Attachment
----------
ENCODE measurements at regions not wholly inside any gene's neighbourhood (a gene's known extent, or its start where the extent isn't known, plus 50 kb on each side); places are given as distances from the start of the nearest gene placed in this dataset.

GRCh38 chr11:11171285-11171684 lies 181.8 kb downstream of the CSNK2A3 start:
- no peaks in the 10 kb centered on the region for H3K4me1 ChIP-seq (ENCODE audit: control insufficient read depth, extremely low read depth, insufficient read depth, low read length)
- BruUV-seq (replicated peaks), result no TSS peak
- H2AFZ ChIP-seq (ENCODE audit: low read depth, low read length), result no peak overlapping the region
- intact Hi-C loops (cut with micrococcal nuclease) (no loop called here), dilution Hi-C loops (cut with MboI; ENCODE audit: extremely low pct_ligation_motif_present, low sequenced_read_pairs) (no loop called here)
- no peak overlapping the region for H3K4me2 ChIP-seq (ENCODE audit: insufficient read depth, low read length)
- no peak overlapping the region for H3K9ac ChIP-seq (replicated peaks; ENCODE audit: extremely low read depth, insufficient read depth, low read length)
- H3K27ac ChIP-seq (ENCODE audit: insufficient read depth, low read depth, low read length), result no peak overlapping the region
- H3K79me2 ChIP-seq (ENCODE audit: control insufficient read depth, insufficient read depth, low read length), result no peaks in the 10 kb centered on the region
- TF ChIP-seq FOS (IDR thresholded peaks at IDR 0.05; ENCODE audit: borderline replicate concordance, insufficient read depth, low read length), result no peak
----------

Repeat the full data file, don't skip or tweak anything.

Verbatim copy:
ENCODE measurements at regions not wholly inside any gene's neighbourhood (a gene's known extent, or its start where the extent isn't known, plus 50 kb on each side); places are given as distances from the start of the nearest gene placed in this dataset.

GRCh38 chr11:11171285-11171684 lies 181.8 kb downstream of the CSNK2A3 start:
- no peaks in the 10 kb centered on the region for H3K4me1 ChIP-seq (ENCODE audit: control insufficient read depth, extremely low read depth, insufficient read depth, low read length)
- BruUV-seq (replicated peaks), result no TSS peak
- H2AFZ ChIP-seq (ENCODE audit: low read depth, low read length), result no peak overlapping the region
- intact Hi-C loops (cut with micrococcal nuclease) (no loop called here), dilution Hi-C loops (cut with MboI; ENCODE audit: extremely low pct_ligation_motif_present, low sequenced_read_pairs) (no loop called here)
- no peak overlapping the region for H3K4me2 ChIP-seq (ENCODE audit: insufficient read depth, low read length)
- no peak overlapping the region for H3K9ac ChIP-seq (replicated peaks; ENCODE audit: extremely low read depth, insufficient read depth, low read length)
- H3K27ac ChIP-seq (ENCODE audit: insufficient read depth, low read depth, low read length), result no peak overlapping the region
- H3K79me2 ChIP-seq (ENCODE audit: control insufficient read depth, insufficient read depth, low read length), result no peaks in the 10 kb centered on the region
- TF ChIP-seq FOS (IDR thresholded peaks at IDR 0.05; ENCODE audit: borderline replicate concordance, insufficient read depth, low read length), result no peak